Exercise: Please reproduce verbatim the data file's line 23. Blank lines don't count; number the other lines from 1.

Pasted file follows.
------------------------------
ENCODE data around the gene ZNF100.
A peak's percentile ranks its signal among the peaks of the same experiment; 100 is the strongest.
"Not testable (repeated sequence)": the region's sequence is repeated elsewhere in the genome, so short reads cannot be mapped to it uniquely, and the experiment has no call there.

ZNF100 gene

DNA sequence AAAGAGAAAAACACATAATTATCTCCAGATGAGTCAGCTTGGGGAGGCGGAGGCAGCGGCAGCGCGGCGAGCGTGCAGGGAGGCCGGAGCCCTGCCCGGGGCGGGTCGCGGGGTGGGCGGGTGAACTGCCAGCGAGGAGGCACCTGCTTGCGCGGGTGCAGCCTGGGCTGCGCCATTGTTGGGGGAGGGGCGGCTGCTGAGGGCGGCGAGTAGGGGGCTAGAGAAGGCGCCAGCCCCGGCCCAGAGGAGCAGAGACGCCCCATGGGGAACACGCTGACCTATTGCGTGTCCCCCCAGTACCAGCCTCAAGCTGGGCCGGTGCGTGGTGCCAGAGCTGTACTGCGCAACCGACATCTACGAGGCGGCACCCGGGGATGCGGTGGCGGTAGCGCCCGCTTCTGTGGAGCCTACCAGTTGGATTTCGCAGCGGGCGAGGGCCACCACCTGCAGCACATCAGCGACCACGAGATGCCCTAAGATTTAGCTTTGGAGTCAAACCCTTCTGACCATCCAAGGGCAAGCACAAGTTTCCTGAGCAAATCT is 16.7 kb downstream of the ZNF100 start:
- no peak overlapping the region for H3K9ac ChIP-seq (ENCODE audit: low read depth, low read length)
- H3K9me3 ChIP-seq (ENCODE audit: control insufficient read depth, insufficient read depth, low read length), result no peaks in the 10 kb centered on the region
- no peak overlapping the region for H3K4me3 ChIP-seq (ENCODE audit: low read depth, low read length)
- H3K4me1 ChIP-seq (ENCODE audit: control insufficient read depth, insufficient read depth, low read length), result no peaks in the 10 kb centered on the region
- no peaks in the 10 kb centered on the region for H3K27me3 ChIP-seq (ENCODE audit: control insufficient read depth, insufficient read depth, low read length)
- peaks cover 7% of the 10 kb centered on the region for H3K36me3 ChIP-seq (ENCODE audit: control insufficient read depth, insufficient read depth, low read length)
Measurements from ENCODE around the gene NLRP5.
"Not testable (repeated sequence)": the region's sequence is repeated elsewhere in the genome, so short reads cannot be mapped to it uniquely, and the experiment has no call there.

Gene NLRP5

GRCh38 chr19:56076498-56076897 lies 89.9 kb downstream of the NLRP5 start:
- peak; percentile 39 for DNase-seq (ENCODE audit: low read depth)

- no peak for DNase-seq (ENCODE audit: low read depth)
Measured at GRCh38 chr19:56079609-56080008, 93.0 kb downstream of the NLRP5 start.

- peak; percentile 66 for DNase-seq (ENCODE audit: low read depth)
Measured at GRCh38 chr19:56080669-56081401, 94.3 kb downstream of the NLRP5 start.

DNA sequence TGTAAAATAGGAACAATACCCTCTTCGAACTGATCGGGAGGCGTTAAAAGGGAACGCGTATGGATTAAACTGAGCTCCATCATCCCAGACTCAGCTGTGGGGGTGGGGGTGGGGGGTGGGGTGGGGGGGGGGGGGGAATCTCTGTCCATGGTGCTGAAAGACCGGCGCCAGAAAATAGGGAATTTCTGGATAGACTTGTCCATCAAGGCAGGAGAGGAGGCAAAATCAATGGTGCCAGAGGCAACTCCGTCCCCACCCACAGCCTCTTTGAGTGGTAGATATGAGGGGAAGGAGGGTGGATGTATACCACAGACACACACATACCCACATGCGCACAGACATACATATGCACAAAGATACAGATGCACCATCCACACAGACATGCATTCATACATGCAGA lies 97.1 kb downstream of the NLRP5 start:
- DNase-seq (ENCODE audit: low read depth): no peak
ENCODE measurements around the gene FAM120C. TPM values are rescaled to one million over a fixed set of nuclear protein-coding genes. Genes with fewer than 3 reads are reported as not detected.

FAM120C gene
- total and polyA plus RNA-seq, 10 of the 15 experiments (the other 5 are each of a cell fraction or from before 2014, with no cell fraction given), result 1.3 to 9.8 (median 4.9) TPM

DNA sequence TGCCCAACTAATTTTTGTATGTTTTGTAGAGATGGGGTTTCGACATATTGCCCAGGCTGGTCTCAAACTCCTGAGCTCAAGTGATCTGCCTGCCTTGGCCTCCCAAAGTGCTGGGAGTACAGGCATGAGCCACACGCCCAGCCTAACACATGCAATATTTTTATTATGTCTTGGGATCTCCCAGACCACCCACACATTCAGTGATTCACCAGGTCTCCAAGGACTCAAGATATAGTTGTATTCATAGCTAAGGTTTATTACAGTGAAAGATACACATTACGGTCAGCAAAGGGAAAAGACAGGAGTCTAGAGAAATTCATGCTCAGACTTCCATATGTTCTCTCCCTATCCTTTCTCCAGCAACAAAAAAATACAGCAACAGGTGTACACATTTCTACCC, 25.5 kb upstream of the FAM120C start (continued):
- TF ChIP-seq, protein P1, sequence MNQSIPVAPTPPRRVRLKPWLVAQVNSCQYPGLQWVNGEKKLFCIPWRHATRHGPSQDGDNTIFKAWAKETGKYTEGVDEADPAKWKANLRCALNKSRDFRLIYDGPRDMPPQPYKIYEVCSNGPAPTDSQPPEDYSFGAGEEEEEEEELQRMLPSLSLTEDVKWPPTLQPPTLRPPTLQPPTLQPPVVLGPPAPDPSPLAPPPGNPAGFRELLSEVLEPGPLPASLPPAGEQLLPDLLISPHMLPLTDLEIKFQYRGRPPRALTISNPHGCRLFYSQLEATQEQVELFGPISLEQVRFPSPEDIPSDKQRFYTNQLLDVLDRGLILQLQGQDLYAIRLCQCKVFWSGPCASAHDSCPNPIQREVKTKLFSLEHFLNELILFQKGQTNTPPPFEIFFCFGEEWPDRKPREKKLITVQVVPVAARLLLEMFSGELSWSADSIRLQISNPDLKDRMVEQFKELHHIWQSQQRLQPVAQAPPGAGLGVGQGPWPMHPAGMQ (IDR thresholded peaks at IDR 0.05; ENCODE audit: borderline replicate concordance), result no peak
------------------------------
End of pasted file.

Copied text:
ENCODE measurements around the gene FAM120C. TPM values are rescaled to one million over a fixed set of nuclear protein-coding genes. Genes with fewer than 3 reads are reported as not detected.